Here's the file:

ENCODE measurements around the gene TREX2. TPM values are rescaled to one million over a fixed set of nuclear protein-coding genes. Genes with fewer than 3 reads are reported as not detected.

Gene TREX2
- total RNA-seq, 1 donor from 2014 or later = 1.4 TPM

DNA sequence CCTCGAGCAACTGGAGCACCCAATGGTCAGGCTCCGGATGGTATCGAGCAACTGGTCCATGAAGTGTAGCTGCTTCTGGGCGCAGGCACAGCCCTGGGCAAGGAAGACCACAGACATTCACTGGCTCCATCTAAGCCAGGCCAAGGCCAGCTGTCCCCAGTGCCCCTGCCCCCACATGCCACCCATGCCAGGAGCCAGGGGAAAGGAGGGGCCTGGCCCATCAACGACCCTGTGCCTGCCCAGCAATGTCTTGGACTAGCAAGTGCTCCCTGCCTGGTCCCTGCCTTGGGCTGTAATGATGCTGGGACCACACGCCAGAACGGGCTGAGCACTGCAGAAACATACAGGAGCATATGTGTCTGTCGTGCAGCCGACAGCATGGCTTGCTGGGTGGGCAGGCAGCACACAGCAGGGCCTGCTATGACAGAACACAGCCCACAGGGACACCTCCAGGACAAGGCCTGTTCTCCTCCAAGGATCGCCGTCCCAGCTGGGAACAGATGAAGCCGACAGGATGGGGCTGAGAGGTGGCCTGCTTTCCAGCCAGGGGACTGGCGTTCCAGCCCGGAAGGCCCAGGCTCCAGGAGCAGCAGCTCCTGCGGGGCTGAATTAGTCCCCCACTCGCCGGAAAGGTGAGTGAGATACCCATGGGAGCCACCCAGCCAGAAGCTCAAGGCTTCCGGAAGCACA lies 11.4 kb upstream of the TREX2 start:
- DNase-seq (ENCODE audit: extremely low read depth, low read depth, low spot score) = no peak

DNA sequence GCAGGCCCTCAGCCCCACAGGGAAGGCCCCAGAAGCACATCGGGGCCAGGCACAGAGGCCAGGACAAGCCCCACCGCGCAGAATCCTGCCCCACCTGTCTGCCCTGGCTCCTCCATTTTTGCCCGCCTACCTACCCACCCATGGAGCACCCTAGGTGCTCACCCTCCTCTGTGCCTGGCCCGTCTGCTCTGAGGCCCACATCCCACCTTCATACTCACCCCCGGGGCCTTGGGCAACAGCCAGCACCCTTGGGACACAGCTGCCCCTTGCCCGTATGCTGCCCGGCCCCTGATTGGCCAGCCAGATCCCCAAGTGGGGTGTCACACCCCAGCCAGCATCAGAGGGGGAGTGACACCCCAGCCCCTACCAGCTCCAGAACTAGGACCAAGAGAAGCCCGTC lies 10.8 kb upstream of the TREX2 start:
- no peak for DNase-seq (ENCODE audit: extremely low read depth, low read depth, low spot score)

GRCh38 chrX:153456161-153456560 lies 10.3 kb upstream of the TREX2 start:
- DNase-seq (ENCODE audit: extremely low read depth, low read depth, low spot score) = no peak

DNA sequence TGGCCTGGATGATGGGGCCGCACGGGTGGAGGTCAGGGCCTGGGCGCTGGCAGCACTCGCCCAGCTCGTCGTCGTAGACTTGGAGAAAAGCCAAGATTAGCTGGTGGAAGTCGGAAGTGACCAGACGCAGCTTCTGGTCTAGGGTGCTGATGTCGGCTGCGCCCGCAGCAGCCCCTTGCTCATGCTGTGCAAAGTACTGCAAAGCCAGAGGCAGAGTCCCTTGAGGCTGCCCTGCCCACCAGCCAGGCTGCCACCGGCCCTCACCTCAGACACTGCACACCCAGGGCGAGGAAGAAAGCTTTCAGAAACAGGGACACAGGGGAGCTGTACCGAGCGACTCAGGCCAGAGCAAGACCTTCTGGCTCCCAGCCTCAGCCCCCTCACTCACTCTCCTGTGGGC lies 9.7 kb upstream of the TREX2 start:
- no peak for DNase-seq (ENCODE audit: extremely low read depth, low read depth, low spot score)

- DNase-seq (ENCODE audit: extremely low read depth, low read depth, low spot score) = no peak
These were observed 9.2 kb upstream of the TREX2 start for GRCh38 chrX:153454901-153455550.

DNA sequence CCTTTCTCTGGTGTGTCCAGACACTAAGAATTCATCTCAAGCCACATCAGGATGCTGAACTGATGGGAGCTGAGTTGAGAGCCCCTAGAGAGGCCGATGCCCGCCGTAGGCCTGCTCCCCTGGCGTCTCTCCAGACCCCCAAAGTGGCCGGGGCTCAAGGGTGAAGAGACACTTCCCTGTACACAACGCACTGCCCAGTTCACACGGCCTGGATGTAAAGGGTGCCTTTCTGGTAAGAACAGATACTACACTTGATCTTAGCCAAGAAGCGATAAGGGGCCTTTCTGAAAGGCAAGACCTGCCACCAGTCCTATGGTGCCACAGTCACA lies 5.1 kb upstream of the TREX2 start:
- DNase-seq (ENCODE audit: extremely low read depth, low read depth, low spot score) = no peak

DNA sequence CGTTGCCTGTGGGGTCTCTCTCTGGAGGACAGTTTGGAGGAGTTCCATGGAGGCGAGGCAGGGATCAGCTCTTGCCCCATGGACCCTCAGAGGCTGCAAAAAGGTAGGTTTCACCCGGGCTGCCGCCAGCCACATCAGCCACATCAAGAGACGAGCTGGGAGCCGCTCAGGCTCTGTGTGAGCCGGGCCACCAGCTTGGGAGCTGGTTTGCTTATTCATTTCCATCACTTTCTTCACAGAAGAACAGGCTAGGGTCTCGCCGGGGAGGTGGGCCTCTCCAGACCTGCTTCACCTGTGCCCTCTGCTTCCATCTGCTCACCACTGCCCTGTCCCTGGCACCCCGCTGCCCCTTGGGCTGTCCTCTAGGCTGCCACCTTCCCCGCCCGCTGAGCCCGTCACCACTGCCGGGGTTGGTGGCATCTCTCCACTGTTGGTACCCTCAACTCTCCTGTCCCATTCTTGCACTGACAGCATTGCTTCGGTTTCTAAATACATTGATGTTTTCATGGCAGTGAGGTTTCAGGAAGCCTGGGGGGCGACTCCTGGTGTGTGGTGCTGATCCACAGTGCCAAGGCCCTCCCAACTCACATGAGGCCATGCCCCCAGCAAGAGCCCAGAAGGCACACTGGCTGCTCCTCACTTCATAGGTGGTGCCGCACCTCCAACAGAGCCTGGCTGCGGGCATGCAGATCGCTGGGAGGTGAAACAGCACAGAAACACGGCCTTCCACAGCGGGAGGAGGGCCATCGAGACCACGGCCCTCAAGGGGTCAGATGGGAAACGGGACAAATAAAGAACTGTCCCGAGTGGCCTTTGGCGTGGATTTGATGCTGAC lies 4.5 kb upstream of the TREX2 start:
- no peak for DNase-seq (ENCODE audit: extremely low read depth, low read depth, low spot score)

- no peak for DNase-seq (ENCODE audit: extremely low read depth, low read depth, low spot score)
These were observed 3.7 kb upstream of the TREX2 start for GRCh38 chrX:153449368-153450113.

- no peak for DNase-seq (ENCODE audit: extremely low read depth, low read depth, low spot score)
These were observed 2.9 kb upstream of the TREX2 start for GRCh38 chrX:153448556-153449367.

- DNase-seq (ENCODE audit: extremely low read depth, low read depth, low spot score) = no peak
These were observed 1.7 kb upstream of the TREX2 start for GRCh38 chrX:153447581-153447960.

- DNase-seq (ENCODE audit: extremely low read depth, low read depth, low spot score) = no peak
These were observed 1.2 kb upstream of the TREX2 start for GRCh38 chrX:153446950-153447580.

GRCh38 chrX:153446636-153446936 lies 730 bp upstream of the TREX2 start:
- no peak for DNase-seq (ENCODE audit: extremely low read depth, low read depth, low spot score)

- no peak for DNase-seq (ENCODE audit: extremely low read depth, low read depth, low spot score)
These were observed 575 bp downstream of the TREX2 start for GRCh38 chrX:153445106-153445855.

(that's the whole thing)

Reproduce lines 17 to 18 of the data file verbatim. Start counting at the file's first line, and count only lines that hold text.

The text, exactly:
- no peak for DNase-seq (ENCODE audit: extremely low read depth, low read depth, low spot score)

- no peak for DNase-seq (ENCODE audit: extremely low read depth, low read depth, low spot score)